Thursday, October 15, 2015

"Words are, of course, the most powerful drug used by mankind." ― Rudyard Kipling

Hello and welcome to Thursday, October 15, 2015. As most of you know these daily visits are more or less thrown together. That means that while I try to check them before I publish they do not always go out correctly. You may have heard that it is hard for anyone to both write and proof read their own stuff. That is so true. I do, however, have a great proof reader but she is not always available at 4:45 a.m. to do a final read through. The day I wrote about grammatical miscues being prevalent in the variety of social media utilities, well, she caught one that I made. That day. I re-sent out the blog to those who receive it by email only because it was in that very blog that I was talking about stuff going out with errors. I appreciate her calling it to my attention. It was a left out word. Everyone would have known what I was saying but it was still incorrect. Therefore, I made the change and re-sent it. Sorry to fill up your email folder with corrected blogs but I felt compelled to straighten that one up. I often just fix the original that does exist out on the world wide web but I considered that one to be one I should correct for those on my email list. Now you know. Not that you cared. But I did. There may be a name for that. Or, it may only be an abbreviation at this point waiting to get a name. I can't be sure but I am pretty sure I have it.

Since I'm talking about words let me mention something about the volume of words. Our standard English Bible has more or less than 750,000 (Old and New Testaments) total words depending on the version being used. The U.S. Tax code, just the code, now exceeds 1 million words. Add to that the explanatory notes, regulations and other documentation required to fully understand the code and you get over 10 million words. What does this tell us? Not much other than the fact that the complexity of our tax code is beyond rationale or belief especially for the so called average American taxpayer. I don't really think the average taxpayer is thought about that much with regards to government regulations and compliance. Everyone on all sides of the aisle from every political point of view say our tax code is a travesty that needs to be junked and replaced with a simple and understandable system. Everyone. They all agree. Every election cycle we hear this to be a very high priority to everyone running for office. Everyone. Why then has there not been any progress on changing, updating, improving, and/or simplifying this monstrosity? One reason: Loop holes: Here a loop hole, there a loop hole, everywhere a loop hole! All this agreement on the need for change except the particular loop hole that is important to this politician or that politician. If nothing can be done on something that everyone agrees needs to be changed, is it any wonder we are in the mess that we are in? I'll let you think about that one for a while.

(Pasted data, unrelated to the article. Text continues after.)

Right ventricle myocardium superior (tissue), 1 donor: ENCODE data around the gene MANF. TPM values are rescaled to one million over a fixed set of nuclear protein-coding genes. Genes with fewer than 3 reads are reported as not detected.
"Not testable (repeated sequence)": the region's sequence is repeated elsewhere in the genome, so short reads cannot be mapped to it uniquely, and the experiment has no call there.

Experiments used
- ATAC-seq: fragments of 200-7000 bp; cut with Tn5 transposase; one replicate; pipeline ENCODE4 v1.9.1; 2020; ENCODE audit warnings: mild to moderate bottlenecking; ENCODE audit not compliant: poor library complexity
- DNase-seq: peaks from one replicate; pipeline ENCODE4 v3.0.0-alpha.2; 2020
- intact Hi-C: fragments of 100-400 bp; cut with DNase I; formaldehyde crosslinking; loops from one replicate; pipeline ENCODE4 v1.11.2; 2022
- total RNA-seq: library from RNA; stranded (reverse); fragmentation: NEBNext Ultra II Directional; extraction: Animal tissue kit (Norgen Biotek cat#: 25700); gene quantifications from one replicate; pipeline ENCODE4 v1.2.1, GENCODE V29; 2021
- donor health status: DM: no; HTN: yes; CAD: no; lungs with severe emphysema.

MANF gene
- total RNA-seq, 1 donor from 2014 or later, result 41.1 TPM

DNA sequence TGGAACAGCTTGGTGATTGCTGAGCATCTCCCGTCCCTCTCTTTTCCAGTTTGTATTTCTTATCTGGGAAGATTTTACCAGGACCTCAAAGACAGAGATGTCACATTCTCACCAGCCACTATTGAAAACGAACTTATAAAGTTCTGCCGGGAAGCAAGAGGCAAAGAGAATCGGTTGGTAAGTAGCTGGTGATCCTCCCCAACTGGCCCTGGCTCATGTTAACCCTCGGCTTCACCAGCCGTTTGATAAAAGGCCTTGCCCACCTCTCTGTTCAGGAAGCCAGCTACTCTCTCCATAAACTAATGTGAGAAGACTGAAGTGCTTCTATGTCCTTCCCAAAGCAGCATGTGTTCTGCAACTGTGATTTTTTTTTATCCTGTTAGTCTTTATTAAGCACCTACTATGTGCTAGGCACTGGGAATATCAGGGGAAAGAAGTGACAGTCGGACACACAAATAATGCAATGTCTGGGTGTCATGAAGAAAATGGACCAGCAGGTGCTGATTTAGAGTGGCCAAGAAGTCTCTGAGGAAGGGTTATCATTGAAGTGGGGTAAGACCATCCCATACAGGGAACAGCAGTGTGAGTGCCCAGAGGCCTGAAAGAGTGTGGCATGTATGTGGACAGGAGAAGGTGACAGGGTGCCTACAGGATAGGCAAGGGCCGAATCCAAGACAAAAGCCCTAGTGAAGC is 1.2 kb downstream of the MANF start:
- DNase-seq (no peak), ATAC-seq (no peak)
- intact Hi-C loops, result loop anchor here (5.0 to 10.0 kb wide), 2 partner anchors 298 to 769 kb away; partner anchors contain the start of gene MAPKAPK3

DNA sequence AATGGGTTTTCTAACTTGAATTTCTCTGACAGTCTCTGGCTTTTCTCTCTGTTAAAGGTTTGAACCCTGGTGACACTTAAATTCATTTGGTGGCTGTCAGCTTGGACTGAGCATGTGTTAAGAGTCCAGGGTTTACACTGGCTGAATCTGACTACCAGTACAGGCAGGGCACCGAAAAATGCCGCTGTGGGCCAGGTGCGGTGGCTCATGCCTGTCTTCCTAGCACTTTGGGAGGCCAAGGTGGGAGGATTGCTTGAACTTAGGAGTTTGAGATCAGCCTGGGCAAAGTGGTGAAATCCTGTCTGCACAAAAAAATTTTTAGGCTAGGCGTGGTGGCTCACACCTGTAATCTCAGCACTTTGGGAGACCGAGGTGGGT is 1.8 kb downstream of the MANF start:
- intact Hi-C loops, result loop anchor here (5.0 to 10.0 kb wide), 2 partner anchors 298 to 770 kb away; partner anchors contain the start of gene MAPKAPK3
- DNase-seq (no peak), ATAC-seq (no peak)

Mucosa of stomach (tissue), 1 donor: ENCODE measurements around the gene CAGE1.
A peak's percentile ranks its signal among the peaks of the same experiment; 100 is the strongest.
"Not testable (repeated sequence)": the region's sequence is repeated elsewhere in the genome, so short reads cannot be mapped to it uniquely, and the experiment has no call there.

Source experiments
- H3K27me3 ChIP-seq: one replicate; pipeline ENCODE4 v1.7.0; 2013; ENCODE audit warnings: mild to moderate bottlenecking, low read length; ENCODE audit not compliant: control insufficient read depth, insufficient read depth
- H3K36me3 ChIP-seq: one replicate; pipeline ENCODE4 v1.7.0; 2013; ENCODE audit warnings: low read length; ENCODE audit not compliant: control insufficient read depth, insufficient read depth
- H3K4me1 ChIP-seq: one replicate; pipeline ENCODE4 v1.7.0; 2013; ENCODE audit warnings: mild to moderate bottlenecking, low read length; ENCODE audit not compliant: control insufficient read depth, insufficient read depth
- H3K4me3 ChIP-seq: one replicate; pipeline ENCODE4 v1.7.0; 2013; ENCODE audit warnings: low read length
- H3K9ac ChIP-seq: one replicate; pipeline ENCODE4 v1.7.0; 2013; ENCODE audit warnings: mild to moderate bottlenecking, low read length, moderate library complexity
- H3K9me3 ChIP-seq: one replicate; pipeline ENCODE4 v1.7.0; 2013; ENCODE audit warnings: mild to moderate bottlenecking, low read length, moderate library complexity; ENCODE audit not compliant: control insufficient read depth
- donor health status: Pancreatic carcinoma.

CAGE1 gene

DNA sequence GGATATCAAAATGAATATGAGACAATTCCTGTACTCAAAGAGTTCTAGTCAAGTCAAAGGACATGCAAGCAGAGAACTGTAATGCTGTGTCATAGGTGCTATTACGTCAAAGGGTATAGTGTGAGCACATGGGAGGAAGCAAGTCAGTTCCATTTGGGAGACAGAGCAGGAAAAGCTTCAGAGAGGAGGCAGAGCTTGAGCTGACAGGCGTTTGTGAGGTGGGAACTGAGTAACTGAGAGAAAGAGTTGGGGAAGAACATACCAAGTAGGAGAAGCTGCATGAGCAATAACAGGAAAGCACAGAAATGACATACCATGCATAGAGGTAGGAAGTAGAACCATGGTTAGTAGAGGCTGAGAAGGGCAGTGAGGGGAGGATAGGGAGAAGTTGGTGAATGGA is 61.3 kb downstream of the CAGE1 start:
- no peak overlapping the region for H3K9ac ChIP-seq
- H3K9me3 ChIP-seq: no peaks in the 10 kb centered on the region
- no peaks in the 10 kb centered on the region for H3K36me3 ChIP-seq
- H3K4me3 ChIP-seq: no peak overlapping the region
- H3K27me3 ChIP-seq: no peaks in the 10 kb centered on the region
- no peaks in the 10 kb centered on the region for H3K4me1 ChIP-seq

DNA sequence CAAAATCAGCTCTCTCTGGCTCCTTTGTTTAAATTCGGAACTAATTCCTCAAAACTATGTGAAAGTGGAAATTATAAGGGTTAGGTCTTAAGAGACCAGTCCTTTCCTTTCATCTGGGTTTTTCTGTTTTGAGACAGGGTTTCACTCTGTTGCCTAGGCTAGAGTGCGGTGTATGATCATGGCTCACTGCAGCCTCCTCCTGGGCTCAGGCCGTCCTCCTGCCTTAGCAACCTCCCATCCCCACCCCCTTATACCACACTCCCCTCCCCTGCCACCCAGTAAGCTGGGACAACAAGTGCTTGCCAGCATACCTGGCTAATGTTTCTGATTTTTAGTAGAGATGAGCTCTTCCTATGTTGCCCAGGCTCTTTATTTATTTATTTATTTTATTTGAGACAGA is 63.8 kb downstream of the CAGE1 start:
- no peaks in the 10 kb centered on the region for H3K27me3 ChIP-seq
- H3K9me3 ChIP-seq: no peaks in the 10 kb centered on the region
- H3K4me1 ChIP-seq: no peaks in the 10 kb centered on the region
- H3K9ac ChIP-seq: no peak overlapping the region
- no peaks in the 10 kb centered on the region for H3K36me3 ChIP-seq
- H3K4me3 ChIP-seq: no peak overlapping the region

Since I have brought up the political aspect of our day by day living, I might as well give you my two cents worth on the Democratic Party debate where those seeking the nomination for President of our nation met last Tuesday evening. A disclaimer is appropriate upfront. While I hate tags that try to categorize people, I would have to identify myself as a registered Republican who votes often as an Independent and considers himself to be a values voter aligning myself with conservative viewpoints. That, sadly, pretty much rules 99% of those seeking office as a Democrat as being off my radar screen. This has not always been the case. It is the case today. Some say the Republicans have sold out to the far right. They focus on that but my how they seem to not notice the unbelievable shift of the Democratic Party so far left they are no longer even on the field but they are sitting on the top row of the bleachers in left field. Unbelievable. So quickly too. What ever happened to the Reagan Democrats? Value voting Democrats? Having said that I now give you my two cent summary of what I gained from the Democrat Party debate: Malarkey, interspersed with more malarkey, finished up with a final top coat of malarkey. In case you wondered about my use of the word malarkey, here's how I intended it: "A noun, used to describe speech or writing designed to obscure, mislead, or impress; bunkum: The claims were just a lot of malarkey." Any questions class? I didn't think so. Please feel free to discuss it among yourselves or even with yourself if that's your choice. Take care. God bless. See you next time. Amen. ....More later.

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